Twitch plans to standardize its revenue sharing agreement with streamers, reshaping the earnings landscape for top creators who have historically been able to pocket a bigger portion of the money they generate through paid subscriptions on the platform.
In a blog post on Wednesday, Twitch president Dan Clancy explained that while the “vast majority” of streamers have a revenue split of 50/50 for paid subscriptions, in the past a subset of creators were offered premium subscription terms that cut them a better 70/30 deal. Twitch subscriptions start at $4.99 per month, offering viewers a way to support their favorite streamers while receiving special access and perks in return.
“This isn’t something we’ve talked about publicly, but such deals are common knowledge within the streamer community,” Clancy said. Apparently Twitch didn’t really have hard and fast criteria outlining who got the better revenue split. The company stopped bringing new streamers into the sweetheart deal more than a year ago, according to Clancy, but anyone with better terms got to keep them for the time being.
In April, Bloomberg reported that Twitch was exploring ways to boost profits by making changes to the revenue sharing agreements with its top-tier streamers. Twitch noted that more than 22,000 streamers on its feedback forum have asked the platform to move all creators to the 70/30 subscription split, but instead the opposite will happen.
“As we reflected on how we handled these premium deals, we realized a few problems,” Clancy wrote. “First, we had not been transparent about the existence of such deals. Second, we were not consistent in qualification criteria, and they generally went to larger streamers. Finally, we don’t believe it’s right for those on standard contracts to have varied revenue shares based on the size of the streamer.”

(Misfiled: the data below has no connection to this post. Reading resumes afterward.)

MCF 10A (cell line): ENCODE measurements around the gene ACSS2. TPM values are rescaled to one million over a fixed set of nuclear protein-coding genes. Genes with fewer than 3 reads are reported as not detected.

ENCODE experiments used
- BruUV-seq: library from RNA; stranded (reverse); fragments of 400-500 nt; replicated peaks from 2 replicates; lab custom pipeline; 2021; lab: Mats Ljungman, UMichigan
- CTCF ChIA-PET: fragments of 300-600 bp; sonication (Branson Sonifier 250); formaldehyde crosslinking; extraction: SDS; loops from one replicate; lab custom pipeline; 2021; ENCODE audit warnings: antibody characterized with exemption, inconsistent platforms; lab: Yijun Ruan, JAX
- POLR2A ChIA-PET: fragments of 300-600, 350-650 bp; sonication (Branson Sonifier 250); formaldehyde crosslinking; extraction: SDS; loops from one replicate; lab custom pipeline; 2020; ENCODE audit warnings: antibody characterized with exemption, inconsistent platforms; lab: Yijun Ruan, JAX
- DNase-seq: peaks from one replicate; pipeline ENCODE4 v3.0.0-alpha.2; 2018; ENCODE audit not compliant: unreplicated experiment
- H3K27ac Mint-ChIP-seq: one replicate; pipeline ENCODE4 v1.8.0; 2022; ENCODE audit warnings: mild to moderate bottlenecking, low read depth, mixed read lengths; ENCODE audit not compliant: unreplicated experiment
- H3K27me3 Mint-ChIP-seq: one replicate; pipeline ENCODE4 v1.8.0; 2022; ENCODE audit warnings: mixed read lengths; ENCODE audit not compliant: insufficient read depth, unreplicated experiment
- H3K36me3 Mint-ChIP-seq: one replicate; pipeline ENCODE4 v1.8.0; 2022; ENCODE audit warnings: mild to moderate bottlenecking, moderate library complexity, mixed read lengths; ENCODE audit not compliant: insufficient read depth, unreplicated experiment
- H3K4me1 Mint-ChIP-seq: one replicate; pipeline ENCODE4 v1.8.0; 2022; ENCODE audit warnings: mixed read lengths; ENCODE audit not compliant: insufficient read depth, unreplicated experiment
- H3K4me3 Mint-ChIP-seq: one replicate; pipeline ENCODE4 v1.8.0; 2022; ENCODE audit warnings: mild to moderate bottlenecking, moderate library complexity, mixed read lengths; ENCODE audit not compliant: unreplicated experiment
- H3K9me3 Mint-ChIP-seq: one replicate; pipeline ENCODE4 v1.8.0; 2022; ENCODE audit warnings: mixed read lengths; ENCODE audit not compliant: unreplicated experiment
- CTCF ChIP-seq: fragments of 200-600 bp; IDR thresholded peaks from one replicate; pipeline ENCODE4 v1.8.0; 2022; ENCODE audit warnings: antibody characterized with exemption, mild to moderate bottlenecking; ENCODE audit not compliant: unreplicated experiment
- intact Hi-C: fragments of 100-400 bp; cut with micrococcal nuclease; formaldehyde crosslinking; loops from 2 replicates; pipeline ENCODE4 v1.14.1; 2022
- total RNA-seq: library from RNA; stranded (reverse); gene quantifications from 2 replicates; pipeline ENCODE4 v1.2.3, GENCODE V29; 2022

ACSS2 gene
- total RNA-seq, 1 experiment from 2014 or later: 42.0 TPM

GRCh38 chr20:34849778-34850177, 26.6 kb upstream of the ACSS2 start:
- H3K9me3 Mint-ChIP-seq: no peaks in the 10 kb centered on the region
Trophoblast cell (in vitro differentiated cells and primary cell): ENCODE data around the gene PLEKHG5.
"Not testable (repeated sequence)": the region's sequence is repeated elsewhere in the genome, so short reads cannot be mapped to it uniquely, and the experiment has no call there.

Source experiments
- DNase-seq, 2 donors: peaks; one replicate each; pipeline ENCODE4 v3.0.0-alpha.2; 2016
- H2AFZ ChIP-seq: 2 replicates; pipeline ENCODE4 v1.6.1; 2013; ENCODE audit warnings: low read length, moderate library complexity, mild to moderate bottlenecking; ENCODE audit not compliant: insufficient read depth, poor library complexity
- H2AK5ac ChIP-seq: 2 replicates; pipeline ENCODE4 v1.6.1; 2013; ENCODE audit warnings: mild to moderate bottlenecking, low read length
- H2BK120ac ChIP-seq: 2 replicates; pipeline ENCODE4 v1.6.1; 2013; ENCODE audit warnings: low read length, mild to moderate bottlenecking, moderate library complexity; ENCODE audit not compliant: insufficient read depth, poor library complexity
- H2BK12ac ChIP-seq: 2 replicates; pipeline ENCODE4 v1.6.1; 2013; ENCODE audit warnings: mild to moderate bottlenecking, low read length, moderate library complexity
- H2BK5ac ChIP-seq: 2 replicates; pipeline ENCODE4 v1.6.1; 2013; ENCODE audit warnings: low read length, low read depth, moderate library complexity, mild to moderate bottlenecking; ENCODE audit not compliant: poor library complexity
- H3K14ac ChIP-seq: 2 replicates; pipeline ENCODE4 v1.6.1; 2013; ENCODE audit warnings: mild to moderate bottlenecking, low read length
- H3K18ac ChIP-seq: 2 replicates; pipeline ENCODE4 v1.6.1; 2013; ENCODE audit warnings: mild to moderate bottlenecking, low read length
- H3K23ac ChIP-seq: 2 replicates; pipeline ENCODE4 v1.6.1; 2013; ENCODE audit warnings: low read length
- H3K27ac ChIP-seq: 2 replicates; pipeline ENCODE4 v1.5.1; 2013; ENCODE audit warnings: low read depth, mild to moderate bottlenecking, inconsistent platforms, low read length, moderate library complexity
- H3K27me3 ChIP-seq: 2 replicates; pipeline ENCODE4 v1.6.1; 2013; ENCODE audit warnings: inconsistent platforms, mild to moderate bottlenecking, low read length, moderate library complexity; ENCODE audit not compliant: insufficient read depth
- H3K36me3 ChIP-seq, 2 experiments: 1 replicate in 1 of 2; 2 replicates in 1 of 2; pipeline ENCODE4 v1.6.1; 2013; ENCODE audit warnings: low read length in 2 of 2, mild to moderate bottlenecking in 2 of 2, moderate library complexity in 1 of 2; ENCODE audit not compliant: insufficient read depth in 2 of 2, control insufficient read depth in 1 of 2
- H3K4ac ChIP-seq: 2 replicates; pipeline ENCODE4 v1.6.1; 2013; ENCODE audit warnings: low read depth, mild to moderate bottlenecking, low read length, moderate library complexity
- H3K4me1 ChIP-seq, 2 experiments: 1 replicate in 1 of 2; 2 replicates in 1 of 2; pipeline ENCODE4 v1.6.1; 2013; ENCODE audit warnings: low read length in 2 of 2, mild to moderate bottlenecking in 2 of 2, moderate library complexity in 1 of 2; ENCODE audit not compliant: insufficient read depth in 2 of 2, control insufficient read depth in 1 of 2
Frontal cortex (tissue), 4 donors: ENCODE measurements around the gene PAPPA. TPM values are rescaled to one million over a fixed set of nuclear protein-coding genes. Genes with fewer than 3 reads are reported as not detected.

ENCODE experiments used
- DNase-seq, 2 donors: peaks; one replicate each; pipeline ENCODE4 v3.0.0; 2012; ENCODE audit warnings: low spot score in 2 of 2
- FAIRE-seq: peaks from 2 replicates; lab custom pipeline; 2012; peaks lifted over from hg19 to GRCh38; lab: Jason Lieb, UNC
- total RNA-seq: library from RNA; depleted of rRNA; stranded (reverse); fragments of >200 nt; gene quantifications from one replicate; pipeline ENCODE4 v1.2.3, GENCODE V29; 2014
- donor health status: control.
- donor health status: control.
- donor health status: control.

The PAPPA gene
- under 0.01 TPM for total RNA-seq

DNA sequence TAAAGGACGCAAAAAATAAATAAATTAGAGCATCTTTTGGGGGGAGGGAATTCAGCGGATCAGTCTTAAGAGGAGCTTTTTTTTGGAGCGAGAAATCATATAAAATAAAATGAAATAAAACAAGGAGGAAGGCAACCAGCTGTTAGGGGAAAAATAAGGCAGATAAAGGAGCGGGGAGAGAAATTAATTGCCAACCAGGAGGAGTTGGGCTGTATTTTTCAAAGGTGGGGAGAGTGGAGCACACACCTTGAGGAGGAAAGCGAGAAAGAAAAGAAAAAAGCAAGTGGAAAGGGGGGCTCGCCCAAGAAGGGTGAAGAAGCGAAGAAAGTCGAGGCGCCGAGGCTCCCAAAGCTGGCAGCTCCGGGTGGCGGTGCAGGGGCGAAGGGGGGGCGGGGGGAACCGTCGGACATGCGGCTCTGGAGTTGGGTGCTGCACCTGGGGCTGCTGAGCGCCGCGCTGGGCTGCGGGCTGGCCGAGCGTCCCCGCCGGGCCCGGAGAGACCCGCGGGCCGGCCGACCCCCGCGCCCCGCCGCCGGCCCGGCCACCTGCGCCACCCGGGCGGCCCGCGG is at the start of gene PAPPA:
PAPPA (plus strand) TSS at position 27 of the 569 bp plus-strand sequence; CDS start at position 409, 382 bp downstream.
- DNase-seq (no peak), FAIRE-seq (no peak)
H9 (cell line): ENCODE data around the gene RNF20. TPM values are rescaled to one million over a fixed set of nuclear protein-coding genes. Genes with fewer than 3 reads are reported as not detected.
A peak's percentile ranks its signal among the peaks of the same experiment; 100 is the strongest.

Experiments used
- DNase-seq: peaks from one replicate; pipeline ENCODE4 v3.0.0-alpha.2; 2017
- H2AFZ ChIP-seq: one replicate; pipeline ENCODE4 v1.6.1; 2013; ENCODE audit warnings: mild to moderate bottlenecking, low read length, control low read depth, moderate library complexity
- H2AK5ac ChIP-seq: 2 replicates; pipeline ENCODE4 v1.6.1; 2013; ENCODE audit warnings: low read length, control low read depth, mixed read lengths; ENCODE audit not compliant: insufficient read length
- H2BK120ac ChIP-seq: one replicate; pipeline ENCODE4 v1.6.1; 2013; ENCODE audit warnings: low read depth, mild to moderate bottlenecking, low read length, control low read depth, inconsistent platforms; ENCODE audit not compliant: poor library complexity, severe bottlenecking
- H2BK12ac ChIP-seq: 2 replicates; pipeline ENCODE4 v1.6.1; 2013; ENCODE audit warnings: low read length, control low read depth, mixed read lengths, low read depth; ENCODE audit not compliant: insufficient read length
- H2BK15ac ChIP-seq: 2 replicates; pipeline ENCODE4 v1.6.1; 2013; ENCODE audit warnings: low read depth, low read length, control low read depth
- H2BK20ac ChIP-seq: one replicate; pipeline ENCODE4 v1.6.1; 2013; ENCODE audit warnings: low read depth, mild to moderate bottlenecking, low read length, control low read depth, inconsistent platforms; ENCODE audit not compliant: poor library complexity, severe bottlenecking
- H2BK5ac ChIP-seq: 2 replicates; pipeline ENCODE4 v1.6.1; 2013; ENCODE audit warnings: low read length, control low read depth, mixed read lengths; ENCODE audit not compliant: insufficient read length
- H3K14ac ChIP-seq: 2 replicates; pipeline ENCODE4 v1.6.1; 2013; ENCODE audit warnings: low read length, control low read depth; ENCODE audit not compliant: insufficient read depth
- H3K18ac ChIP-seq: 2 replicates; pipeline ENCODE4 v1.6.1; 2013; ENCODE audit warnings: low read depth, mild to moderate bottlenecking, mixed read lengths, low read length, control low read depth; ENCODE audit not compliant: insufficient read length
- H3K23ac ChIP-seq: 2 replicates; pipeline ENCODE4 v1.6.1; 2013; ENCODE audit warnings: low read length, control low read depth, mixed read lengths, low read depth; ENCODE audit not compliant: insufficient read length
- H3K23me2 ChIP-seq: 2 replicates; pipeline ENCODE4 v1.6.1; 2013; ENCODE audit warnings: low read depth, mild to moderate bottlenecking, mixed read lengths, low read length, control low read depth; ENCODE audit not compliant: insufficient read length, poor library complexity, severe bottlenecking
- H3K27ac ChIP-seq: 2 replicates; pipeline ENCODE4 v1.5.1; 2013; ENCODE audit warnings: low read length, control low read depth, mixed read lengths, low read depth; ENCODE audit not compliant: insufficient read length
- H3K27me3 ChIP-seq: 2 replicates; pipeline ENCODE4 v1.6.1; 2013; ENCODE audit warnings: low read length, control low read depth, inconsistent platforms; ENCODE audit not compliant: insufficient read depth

Clancy says that ideally “all streamers would be on the same set of terms regardless of size,” but switching the terms outright would disproportionately hit some core Twitch streamers who helped build the platform into what it is now.
The solution Twitch has landed on for now is to let streamers with the premium deal keep 70% of their first $100,000. After that, they’ll be defaulted back to the non-premium 50/50 revenue split. The changes will be implemented after June 2023, but only when a given streamer’s contract comes up for renewal.
“For those who are affected, we wanted to make sure the impact was minimal — not just by giving them ample time before the deal goes into effect — but also by offering an alternative way to earn revenue,” Clancy said.
That alternative is Twitch’s ad revenue program. In June, the company announced that it would shift from a fixed payment model per 1,000 ad impressions to a “percentage-based revenue share model” that gives streamers 55% of revenue for every ad they run. Twitch argued that the change to ad payouts would ultimately pay most streamers 50% to 150% more for the advertising they feature on stream. The company announced at the time that the change doesn’t just affect Twitch Partners — streamers in Twitch’s lower tier Affiliate program will also be offered the 55%.
In August, Twitch dropped its exclusivity requirements for Twitch Partners — the creator tier that unlocks the full suite of monetization tools on the platform. The change allows top creators to also make money on rival services like YouTube, though it still prevents them from simulcasting full streams to most social apps. The change could help Twitch keep its top talent on the platform, particularly with changes to its revenue system on the way, though YouTube’s own 70/30 subscription revenue split is about to look more attractive given the changes.
If that all sounds aboveboard, it might not be quite so simple. In spite of the push for uniformity and transparency, Twitch still carved out some wiggle room to negotiate with top streamers who aren’t likely to be pleased with eventually seeing their subscription revenue dip by 20%, even with the changes to ad revenue.
“It’s a reality of our business that we will, in rare cases, continue to negotiate custom agreements on a case by case basis,” Clancy wrote. “However, we have been reducing how often we offer these deals and the total value of these deals.”